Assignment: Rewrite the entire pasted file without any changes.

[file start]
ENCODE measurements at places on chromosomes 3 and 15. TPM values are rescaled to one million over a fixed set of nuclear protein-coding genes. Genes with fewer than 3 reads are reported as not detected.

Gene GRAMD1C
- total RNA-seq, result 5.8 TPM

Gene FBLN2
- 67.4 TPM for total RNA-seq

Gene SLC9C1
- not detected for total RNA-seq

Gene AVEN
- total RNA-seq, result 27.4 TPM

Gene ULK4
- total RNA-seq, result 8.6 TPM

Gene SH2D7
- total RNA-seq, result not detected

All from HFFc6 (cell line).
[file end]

ENCODE measurements at places on chromosomes 3 and 15. TPM values are rescaled to one million over a fixed set of nuclear protein-coding genes. Genes with fewer than 3 reads are reported as not detected.

Gene GRAMD1C
- total RNA-seq, result 5.8 TPM

Gene FBLN2
- 67.4 TPM for total RNA-seq

Gene SLC9C1
- not detected for total RNA-seq

Gene AVEN
- total RNA-seq, result 27.4 TPM

Gene ULK4
- total RNA-seq, result 8.6 TPM

Gene SH2D7
- total RNA-seq, result not detected

All from HFFc6 (cell line).